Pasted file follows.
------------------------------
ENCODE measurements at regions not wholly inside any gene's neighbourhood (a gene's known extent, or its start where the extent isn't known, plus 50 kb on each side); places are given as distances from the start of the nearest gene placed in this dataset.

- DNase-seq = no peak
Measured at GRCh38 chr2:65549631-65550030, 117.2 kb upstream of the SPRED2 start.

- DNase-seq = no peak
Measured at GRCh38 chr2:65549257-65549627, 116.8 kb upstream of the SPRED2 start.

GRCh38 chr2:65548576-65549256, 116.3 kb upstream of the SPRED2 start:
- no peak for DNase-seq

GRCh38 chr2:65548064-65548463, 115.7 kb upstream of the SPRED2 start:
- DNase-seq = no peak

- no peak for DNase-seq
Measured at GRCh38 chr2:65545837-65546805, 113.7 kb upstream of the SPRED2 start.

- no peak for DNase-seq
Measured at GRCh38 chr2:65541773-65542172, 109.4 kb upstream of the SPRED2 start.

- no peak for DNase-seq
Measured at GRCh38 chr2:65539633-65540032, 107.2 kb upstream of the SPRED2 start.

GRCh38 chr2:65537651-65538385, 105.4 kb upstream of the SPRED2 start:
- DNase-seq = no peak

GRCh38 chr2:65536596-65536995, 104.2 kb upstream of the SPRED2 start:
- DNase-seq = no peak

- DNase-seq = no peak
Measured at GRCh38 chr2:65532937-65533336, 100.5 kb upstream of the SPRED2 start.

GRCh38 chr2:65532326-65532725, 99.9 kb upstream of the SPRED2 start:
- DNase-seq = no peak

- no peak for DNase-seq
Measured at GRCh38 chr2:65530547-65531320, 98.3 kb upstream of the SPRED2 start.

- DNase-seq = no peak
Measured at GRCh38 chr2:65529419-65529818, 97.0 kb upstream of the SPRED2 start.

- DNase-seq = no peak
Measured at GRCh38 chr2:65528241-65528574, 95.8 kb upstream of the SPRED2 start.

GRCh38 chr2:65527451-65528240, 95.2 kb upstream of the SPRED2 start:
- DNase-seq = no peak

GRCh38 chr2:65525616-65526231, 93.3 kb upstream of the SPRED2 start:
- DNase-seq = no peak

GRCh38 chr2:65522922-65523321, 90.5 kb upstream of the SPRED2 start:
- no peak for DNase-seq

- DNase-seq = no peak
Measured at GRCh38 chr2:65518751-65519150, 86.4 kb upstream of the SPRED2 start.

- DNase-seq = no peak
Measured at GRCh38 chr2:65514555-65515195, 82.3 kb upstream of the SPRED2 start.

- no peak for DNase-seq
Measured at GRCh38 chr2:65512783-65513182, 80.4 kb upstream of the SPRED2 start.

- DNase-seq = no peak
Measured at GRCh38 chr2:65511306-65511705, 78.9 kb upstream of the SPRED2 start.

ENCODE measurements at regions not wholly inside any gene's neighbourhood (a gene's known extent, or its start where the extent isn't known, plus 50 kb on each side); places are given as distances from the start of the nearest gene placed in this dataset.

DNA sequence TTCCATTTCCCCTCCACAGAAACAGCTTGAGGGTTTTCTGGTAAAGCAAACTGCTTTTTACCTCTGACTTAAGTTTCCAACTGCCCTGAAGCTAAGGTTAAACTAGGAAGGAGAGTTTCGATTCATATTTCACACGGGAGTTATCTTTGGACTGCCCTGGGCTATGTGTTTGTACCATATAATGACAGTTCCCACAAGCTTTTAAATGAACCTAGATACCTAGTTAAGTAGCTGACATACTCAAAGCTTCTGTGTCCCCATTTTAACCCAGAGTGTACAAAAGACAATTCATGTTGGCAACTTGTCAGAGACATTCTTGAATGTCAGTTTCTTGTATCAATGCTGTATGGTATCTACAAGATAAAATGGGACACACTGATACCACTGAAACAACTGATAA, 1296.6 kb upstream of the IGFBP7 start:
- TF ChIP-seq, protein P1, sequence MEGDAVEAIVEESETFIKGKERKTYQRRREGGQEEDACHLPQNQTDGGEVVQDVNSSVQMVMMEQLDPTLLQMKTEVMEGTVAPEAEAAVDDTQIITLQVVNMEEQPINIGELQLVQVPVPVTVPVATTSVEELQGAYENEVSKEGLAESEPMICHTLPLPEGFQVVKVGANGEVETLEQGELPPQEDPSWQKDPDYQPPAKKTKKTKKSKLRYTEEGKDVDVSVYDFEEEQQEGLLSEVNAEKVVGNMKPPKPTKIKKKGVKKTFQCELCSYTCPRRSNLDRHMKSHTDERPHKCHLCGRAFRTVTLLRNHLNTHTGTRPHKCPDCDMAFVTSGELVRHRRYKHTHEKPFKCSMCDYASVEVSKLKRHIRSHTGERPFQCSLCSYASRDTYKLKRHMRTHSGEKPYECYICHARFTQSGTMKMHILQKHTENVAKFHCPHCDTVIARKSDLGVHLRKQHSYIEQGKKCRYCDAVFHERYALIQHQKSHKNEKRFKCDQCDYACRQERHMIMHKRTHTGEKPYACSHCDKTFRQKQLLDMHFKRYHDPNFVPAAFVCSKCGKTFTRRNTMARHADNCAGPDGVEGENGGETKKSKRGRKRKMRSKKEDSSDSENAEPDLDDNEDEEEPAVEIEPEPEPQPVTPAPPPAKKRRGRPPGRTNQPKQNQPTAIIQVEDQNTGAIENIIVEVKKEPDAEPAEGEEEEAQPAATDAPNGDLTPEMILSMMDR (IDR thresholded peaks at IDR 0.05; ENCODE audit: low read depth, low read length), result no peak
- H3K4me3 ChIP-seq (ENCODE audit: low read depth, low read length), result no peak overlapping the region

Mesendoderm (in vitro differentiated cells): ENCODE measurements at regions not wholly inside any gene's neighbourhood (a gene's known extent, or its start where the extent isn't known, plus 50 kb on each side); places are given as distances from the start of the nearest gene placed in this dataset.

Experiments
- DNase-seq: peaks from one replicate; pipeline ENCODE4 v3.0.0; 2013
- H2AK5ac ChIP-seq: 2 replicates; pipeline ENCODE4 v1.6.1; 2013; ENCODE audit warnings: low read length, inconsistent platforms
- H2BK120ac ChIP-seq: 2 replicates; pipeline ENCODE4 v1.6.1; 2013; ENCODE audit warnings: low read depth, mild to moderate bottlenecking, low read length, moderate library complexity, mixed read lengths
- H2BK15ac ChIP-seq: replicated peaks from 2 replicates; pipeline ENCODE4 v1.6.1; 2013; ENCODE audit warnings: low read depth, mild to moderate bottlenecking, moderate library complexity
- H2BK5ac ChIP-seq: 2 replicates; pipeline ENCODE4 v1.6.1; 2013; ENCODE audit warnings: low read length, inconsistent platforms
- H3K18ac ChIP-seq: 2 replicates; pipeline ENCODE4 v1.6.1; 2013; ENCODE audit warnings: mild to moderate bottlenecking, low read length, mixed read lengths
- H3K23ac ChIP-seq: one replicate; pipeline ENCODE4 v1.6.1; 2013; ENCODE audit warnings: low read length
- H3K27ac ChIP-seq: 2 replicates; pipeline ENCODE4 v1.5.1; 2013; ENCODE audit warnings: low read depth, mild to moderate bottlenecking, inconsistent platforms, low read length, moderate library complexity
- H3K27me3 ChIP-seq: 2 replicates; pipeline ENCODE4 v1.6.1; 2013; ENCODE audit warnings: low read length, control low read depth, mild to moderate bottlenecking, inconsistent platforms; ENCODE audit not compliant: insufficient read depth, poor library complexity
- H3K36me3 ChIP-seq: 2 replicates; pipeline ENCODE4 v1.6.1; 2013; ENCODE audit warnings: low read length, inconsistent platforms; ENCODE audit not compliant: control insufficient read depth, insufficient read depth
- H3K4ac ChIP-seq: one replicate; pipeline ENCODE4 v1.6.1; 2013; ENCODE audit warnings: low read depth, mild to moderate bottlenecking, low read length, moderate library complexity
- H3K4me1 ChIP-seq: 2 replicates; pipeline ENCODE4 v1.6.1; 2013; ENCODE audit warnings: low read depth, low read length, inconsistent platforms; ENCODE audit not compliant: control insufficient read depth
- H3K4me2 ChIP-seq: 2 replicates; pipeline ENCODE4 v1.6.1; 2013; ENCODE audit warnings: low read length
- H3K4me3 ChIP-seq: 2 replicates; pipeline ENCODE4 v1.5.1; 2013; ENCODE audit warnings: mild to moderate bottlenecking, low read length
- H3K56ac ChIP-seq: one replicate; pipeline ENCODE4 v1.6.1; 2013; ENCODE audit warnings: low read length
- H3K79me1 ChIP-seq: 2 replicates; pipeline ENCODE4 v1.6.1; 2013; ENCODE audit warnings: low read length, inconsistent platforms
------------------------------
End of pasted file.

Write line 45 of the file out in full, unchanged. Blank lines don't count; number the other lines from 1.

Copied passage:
DNA sequence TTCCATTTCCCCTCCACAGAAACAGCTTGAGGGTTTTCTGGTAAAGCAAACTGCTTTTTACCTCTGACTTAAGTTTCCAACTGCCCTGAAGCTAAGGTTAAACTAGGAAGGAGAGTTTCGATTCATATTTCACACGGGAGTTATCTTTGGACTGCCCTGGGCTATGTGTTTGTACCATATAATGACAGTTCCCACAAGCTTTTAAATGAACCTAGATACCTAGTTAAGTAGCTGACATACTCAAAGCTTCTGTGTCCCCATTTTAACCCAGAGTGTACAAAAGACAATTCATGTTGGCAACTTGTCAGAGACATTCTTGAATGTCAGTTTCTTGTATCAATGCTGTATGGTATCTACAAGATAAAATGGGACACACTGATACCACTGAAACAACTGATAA, 1296.6 kb upstream of the IGFBP7 start: